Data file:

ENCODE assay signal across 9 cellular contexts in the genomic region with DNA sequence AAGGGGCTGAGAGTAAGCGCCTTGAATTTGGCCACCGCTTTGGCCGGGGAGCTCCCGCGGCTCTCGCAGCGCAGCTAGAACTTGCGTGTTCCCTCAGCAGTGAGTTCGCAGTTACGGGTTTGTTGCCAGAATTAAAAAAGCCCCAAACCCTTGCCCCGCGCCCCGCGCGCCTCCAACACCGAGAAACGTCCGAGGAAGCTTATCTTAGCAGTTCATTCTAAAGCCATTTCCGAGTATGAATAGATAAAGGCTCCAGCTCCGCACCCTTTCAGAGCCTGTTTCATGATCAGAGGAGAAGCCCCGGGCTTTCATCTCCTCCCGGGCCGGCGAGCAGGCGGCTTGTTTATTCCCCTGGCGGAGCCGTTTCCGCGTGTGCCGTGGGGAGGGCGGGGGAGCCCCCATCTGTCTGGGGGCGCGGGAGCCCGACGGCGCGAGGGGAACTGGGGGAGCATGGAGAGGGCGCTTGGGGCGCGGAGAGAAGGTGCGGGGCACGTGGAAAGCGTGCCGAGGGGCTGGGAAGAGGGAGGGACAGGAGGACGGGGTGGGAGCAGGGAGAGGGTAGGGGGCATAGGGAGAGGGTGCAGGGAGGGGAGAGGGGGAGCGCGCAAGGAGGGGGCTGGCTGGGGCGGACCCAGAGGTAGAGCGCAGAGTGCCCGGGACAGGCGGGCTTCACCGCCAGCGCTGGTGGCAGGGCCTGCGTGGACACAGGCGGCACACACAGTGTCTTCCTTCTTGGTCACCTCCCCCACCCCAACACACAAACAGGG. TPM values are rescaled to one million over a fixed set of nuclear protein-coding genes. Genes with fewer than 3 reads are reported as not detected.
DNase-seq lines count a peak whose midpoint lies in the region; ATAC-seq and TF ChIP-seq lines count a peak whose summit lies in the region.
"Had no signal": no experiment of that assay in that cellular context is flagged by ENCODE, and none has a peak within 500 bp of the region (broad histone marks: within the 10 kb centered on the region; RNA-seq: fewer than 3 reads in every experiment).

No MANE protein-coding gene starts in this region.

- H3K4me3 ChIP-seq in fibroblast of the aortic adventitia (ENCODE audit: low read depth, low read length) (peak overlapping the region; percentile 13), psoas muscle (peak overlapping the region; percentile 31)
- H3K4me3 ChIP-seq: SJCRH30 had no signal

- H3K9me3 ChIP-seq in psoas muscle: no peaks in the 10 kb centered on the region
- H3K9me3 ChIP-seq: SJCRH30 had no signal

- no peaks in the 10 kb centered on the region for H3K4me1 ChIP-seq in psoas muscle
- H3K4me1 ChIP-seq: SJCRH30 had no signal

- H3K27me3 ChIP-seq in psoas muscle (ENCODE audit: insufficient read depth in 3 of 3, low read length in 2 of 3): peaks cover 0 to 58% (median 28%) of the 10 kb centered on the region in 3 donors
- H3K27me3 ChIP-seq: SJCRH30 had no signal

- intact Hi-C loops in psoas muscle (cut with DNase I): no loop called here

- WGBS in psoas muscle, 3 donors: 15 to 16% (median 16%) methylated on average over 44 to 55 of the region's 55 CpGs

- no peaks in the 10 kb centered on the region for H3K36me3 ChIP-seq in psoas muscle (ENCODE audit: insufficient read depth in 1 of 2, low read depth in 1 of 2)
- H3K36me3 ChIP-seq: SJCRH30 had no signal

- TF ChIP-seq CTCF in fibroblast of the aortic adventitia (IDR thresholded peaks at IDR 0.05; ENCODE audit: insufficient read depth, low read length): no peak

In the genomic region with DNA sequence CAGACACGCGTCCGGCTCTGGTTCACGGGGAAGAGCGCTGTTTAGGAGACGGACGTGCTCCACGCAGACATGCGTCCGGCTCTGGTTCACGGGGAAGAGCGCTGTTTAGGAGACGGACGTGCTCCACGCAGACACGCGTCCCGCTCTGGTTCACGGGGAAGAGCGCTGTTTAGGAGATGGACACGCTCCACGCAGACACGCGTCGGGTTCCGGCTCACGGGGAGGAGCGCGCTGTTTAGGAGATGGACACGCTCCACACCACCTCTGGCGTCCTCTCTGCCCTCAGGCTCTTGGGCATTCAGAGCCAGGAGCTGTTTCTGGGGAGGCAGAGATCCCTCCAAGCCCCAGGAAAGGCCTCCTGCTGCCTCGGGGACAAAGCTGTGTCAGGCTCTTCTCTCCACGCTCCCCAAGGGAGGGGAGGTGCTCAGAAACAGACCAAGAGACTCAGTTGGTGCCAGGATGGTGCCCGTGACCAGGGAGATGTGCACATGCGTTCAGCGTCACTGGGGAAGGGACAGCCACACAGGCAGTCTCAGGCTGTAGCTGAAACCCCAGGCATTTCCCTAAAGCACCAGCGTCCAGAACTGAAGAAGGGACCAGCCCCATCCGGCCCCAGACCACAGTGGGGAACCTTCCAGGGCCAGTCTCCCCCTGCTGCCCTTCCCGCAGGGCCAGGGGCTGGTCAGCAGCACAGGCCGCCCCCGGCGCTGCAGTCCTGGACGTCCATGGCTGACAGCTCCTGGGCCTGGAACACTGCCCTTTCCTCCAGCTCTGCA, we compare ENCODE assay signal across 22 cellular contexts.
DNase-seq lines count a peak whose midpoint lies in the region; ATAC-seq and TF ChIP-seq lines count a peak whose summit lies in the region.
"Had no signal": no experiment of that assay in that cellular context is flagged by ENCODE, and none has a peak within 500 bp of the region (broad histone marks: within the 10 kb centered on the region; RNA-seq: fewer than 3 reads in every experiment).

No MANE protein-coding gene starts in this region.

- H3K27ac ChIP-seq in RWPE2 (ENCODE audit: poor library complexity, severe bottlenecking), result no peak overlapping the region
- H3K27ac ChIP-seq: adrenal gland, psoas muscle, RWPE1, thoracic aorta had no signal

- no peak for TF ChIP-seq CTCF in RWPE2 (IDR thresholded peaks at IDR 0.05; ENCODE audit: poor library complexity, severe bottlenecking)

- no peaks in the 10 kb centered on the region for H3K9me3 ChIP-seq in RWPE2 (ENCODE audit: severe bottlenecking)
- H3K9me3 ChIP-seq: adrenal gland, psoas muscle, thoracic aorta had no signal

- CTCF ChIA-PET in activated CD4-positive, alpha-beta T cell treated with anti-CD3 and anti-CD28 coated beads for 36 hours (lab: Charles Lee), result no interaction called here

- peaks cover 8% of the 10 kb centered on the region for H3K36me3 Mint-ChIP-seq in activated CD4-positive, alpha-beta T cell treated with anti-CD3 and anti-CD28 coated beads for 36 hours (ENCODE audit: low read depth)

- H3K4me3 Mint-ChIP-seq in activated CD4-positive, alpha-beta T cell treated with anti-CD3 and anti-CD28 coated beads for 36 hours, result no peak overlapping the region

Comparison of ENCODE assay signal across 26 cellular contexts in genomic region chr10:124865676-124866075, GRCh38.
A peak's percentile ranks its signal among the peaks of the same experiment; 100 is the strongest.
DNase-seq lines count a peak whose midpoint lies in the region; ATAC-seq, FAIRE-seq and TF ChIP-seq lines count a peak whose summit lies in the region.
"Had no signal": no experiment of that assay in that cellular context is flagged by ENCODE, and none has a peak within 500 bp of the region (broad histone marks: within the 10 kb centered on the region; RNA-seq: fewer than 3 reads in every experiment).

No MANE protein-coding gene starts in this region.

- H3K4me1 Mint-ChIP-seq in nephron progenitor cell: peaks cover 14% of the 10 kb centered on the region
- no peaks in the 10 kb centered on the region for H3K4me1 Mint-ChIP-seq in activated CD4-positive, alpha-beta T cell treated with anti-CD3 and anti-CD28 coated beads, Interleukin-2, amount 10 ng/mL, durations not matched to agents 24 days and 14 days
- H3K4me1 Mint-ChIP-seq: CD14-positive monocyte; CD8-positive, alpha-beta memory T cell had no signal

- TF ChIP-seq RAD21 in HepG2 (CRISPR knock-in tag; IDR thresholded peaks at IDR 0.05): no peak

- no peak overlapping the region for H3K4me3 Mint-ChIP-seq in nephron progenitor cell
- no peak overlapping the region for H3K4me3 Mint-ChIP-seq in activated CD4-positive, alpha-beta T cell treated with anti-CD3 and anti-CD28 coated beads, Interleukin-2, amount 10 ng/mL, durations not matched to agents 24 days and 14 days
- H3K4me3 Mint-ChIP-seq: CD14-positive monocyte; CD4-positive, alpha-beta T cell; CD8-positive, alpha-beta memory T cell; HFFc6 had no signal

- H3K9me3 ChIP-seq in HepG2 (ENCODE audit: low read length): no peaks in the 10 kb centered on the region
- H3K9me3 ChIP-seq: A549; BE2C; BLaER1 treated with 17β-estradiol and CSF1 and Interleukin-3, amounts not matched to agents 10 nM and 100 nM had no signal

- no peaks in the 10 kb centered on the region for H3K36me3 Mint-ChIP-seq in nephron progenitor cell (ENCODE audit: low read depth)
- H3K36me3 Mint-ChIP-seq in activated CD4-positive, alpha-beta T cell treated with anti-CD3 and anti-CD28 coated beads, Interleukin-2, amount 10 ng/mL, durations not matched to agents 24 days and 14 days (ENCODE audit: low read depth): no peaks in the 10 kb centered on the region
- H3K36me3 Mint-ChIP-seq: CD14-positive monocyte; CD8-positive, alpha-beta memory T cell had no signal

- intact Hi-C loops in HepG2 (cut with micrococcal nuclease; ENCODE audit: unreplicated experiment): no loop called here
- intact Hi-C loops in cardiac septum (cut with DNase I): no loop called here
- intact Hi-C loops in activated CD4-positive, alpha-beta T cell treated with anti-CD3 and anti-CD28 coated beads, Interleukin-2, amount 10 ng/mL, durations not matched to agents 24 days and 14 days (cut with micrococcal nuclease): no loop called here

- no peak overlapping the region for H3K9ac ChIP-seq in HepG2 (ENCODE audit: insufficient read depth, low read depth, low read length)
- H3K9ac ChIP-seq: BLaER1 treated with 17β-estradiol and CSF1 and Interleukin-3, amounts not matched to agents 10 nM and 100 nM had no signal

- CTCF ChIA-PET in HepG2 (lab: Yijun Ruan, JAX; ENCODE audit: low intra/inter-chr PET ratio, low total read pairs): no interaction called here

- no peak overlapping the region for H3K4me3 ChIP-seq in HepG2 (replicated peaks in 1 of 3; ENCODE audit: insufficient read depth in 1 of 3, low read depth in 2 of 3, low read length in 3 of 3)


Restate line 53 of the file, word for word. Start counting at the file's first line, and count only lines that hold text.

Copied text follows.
- no peak overlapping the region for H3K4me3 ChIP-seq in HepG2 (replicated peaks in 1 of 3; ENCODE audit: insufficient read depth in 1 of 3, low read depth in 2 of 3, low read length in 3 of 3)